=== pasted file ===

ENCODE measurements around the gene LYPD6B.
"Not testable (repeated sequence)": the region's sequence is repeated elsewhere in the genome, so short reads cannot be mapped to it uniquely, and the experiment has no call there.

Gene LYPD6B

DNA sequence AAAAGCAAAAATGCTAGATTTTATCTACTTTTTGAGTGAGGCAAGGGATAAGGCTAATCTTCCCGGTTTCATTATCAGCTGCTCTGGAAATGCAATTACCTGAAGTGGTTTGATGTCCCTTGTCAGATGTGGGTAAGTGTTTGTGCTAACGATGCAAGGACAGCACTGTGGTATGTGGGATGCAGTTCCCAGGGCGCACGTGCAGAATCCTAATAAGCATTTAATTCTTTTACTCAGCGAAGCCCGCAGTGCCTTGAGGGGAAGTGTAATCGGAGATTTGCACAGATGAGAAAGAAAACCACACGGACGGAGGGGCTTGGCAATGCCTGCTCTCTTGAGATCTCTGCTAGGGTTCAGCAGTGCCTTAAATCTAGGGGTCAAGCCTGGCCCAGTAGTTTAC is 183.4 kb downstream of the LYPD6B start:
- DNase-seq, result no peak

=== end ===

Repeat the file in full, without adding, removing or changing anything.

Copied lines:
ENCODE measurements around the gene LYPD6B.
"Not testable (repeated sequence)": the region's sequence is repeated elsewhere in the genome, so short reads cannot be mapped to it uniquely, and the experiment has no call there.

Gene LYPD6B

DNA sequence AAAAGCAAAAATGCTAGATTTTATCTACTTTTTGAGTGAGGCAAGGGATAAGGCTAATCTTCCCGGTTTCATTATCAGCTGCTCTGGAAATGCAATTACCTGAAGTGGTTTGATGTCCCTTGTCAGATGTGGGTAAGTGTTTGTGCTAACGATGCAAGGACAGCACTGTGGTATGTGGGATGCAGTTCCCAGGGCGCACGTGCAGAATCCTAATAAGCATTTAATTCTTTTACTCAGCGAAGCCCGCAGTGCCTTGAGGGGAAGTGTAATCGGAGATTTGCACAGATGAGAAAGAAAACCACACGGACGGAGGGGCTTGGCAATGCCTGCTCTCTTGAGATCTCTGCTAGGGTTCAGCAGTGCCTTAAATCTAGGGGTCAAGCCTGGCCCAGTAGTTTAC is 183.4 kb downstream of the LYPD6B start:
- DNase-seq, result no peak